This past Sunday, Mariah Carey performed at a two-hour concert in Angola, Southern Africa, supposedly for the intent of supporting the Angolan Red Cross. Now, the Human Rights Foundation is condemning Mariah Carey for that Angola concert performance because of the presidential presence there.
The president of Angola is José Eduardo dos Santos, who, according to the BBC, is a man immensely shy of the world media. In his own home country, where government ministers own most of the newspapers, the press never disapproves of him. Those who do hold privately owned newspapers and speak their minds in the columns find themselves slammed with lawsuits. At 71 years old, dos Santos has ruled over Angola for 34 years, though he was only actually elected president in 2012.
The Human Rights Foundation accused dos Santos of being one of the “most corrupt tyrants” in Africa as well as one the number one violator of basic human rights. The Foundation also charges dos Santos in the deaths of many who have protested his presidency, including journalists and activists, as well as politicians who oppose him. This past year, public outcry in the country has grown over the frequent and violent police actions and crackdowns on Angolan society.
Dos Santos’ eldest daughter, Isabel dos Santos, hosted the event. She sponsored it via Unitel, a mobile phone company she owns as one of her many holdings. Forbes has her listed as a billionaire and the seventh richest individual in Africa. She is also the president of the Angolan Red Cross charity, the event’s beneficiary.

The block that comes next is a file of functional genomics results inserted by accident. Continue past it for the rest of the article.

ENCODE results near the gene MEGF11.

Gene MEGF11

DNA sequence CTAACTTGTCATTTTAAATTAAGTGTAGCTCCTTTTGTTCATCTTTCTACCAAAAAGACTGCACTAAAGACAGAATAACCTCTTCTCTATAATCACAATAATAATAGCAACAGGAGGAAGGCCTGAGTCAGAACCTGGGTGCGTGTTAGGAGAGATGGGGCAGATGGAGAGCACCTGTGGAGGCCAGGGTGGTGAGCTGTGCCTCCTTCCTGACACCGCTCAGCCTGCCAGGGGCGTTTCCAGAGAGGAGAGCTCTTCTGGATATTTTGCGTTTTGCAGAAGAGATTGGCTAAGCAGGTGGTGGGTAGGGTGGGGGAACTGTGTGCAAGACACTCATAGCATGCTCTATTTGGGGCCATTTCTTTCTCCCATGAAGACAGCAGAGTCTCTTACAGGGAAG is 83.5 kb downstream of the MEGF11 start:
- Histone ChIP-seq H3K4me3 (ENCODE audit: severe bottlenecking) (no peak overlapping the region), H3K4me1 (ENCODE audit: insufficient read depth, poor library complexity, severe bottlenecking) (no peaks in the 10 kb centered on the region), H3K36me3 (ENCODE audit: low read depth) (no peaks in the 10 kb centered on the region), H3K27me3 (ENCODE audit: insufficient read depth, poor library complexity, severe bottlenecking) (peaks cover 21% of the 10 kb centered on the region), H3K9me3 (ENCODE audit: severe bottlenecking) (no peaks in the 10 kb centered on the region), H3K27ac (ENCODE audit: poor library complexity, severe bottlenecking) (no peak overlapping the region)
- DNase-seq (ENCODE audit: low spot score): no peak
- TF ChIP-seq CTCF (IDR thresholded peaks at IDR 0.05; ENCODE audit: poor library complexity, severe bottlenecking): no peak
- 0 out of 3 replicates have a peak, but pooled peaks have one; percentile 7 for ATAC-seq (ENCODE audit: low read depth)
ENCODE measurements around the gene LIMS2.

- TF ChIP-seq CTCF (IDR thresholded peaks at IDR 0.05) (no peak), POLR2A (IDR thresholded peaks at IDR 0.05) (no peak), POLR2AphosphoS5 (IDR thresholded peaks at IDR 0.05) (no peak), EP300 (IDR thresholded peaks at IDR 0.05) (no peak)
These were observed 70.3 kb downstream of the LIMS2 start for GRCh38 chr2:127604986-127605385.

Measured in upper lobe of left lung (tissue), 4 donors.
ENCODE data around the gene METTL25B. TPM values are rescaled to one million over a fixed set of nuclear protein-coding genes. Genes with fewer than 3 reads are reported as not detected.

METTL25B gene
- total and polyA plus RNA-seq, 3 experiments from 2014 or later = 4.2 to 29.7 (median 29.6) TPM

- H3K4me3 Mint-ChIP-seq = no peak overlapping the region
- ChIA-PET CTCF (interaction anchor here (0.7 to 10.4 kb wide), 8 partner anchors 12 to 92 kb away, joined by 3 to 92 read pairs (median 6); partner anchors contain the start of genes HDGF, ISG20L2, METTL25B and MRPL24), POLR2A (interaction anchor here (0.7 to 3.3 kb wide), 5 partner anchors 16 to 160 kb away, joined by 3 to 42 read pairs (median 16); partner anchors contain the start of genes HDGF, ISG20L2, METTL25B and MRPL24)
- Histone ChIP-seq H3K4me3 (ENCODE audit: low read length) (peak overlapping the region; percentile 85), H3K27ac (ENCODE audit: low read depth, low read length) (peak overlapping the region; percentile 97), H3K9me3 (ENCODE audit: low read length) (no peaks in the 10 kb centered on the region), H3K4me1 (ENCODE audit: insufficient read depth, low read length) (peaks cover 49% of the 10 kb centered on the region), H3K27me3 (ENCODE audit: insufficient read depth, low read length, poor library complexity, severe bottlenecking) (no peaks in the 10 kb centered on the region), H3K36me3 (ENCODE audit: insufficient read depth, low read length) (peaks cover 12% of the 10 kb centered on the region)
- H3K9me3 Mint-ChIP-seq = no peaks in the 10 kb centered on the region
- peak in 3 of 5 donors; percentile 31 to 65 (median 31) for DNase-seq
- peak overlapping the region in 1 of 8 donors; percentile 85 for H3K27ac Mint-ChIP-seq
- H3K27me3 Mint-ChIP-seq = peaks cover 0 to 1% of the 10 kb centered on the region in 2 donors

Photographs from the event have Carey posing and smiling with dos Santos and his family, wearing a mini-dress of red trimmed in white in the spirit of St. Nicholas and the Christmas holiday. Carey said at the concert that she was pleased to be there and honored to perform for the Angolan presidential family, though she may regret those words if she is condemned for the show. Reportedly, Carey earned more than $1 million for her performance. According to Angop, the state news agency of Angola, the concert brought in around $65,000 for the charity.
This isn’t the first time Carey’s concerts have struck a chord with more than just her fans. Five years ago, she was one of several artists including 50 Cent, Beyonce and Usher, who accepted vast amounts of money for their performances for Moammar Gadhafi and his family. Gadhafi has been internationally disparaged for his dictatorship of Libya and for his support of terrorism. Carey and the other musicians later apologized, donating the money they had received for singing to charity.
Carey, whose Christmas success recently reached a milestone in the UK when the millionth copy of her cover of “All I Want for Christmas Is You” sold this year, has yet to comment or apologize for her performance. She often speaks to groups about human rights, making this recent act a contradiction. It remains to be seen if Carey will be condemned for this Angola presidential concert by her fans as well.
By Marisa Corley